• Tell family/whānau or friends about your concerns. If you find it difficult to let others understand how it feels for you, it may be helpful to find an article or book which explains panic attacks and ask them to read it. You will feel more comfortable if they know that you might have to stop to wait out an attack or that you might have to leave a place or situation. They might also be able to help you as you navigate treatment, e.g. by coming with you to appointments.
  • Peer support. Support groups, either in person or online, can be a source of advice and reassurance. Panic is common, and you will find many people who can share their strategies and experiences.
  • Avoid substances that aggravate panic including caffeine, alcohol and cannabis. You might want to experiment to see if alcohol and caffeine do affect you, but the safest plan is to stop. Do this gradually if you are taking them regularly.
  • Physical health. Make sure you eat good food, exercise and having a regular daily routine. These things are not treatments for panic disorder, but they can support your treatment by helping you feel better and more in control of your health.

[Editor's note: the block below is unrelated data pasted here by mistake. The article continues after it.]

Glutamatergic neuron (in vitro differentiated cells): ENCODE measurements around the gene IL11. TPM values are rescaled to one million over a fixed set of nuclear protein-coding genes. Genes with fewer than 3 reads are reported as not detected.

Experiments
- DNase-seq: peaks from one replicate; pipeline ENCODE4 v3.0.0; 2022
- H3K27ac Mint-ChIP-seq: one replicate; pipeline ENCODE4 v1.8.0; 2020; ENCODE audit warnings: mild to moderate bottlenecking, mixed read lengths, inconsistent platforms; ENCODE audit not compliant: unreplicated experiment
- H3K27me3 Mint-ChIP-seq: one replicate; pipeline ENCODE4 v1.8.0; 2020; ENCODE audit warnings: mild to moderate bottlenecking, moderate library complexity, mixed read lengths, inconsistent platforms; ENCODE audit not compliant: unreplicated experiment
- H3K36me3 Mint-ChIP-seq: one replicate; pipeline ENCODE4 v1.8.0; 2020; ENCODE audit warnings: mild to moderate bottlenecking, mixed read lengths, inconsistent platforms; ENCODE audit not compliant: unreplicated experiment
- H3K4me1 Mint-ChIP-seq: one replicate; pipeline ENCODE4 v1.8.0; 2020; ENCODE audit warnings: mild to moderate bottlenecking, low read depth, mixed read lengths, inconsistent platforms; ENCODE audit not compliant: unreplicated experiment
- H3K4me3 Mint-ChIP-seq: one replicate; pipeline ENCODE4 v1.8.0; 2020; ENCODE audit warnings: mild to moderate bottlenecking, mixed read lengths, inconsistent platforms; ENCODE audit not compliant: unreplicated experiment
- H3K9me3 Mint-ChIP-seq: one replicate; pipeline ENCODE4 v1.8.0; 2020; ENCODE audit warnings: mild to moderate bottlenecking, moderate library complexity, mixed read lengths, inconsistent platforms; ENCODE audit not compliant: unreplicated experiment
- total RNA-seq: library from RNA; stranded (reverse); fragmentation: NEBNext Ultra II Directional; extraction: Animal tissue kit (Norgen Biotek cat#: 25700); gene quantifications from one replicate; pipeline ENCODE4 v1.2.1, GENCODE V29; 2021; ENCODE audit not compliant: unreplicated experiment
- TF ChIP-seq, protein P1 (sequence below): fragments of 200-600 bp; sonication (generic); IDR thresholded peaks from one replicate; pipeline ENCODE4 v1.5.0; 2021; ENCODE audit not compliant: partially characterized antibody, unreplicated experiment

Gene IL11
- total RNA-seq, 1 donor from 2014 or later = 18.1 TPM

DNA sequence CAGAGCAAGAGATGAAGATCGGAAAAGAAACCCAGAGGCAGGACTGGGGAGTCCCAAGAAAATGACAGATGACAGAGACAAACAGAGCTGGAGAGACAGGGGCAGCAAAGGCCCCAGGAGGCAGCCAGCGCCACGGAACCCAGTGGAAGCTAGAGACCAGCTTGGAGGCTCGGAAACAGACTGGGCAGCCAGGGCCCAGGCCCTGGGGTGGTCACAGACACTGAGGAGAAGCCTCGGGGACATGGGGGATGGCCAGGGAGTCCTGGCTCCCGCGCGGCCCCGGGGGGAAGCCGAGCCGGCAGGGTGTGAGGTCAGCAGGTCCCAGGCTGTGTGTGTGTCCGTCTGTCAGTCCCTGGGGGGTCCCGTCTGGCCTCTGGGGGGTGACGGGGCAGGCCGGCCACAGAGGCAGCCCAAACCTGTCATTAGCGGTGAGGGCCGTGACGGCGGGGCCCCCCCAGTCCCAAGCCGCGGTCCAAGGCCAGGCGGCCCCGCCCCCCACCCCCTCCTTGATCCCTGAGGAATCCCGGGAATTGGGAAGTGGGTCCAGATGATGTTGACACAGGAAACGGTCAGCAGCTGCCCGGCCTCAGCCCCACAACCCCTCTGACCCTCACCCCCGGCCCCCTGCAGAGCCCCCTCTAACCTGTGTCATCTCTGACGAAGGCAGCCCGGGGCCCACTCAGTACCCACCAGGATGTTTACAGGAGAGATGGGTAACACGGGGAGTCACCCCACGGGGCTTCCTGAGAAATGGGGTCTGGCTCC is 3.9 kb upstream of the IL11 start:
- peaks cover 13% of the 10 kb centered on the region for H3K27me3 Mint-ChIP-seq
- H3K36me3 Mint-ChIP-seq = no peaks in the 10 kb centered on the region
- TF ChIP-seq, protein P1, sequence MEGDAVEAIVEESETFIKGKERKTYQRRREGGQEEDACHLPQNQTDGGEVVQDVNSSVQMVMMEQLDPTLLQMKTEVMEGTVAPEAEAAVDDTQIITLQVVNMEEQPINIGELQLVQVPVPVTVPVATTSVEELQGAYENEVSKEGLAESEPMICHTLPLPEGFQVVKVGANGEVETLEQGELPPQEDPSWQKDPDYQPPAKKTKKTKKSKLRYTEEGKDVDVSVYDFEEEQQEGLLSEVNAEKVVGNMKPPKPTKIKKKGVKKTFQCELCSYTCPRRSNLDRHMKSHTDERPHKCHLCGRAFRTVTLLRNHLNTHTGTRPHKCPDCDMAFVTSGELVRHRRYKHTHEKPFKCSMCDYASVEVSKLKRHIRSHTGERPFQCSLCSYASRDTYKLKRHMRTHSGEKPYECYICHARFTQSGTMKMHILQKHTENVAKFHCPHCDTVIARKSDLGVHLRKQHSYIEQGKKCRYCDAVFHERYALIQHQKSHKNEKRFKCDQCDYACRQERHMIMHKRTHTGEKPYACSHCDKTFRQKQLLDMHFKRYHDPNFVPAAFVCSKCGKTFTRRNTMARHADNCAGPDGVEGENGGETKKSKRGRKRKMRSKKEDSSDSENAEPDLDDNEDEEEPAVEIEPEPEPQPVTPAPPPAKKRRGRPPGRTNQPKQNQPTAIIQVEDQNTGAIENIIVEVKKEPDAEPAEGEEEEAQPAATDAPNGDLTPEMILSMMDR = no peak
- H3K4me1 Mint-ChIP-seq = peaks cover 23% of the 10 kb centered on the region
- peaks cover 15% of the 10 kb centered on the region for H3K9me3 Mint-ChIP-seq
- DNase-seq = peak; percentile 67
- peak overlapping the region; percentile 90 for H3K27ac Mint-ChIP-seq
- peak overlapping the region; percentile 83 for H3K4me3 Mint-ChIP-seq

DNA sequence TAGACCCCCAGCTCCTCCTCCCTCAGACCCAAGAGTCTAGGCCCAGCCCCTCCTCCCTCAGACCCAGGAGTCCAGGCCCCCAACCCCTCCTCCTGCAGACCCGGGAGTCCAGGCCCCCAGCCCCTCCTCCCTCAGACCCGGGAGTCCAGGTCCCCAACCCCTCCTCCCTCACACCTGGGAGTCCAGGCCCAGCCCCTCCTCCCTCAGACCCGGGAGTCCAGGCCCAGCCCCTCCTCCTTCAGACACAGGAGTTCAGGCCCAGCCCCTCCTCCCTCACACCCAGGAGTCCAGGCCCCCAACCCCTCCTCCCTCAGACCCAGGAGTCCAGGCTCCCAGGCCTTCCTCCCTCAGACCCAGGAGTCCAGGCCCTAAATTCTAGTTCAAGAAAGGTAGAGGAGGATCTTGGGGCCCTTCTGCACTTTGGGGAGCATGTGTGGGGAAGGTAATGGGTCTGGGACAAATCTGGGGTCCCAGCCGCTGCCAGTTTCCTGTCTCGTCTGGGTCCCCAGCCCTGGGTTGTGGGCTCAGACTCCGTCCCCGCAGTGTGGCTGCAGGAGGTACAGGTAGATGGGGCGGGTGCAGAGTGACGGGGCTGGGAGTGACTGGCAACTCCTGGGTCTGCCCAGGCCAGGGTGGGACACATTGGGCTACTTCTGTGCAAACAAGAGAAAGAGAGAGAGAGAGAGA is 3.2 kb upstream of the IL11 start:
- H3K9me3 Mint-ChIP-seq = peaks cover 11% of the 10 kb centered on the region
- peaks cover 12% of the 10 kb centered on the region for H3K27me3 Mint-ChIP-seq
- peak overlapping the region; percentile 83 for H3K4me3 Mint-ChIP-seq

• Relax regularly. If you need to, learn a relaxation technique or find something to do with your family/whānau or friends that is relaxing and enjoyable. Exercise and sport are good as they help you relax and feel in control of yourself. Spending time in nature, or doing activities you enjoy (e.g. cooking, dancing), can help you feel relaxed and in the present moment. Sleep is the most important relaxation, so do not stay up late unnecessarily.

Try to remember that it’s your thoughts/anxiety that causes the feelings you have during an attack. If you do nothing, the attack will do you no harm and it will pass.  If you find yourself thinking catastrophic thoughts like “I am dying”, remind yourself that this is not true. Remember that you have survived previous attacks. If you can, you should resist leaving places or situations because of attacks. This is because if you leave or avoid places, you will find it increasingly hard to return there. 

Thanks to Natasha de Faria, clinical psychologist, and members of the Thriving Madly peer support network in Christchurch for reviewing this content. Date last reviewed: September, 2022.

Thanks also to Sutherland Self-Help Trust for making the 2022 updates possible.